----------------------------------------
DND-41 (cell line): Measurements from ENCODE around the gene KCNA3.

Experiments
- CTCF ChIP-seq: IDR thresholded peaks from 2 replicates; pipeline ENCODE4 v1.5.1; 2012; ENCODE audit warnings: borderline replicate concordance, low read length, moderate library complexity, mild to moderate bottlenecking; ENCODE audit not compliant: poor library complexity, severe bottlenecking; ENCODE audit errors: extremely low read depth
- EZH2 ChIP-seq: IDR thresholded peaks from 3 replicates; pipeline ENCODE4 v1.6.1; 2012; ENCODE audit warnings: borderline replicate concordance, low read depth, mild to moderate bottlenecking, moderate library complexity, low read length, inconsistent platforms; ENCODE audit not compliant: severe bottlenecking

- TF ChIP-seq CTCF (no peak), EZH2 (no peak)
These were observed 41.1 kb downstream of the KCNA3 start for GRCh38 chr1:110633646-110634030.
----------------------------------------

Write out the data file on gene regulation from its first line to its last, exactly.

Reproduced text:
DND-41 (cell line): Measurements from ENCODE around the gene KCNA3.

Experiments
- CTCF ChIP-seq: IDR thresholded peaks from 2 replicates; pipeline ENCODE4 v1.5.1; 2012; ENCODE audit warnings: borderline replicate concordance, low read length, moderate library complexity, mild to moderate bottlenecking; ENCODE audit not compliant: poor library complexity, severe bottlenecking; ENCODE audit errors: extremely low read depth
- EZH2 ChIP-seq: IDR thresholded peaks from 3 replicates; pipeline ENCODE4 v1.6.1; 2012; ENCODE audit warnings: borderline replicate concordance, low read depth, mild to moderate bottlenecking, moderate library complexity, low read length, inconsistent platforms; ENCODE audit not compliant: severe bottlenecking

- TF ChIP-seq CTCF (no peak), EZH2 (no peak)
These were observed 41.1 kb downstream of the KCNA3 start for GRCh38 chr1:110633646-110634030.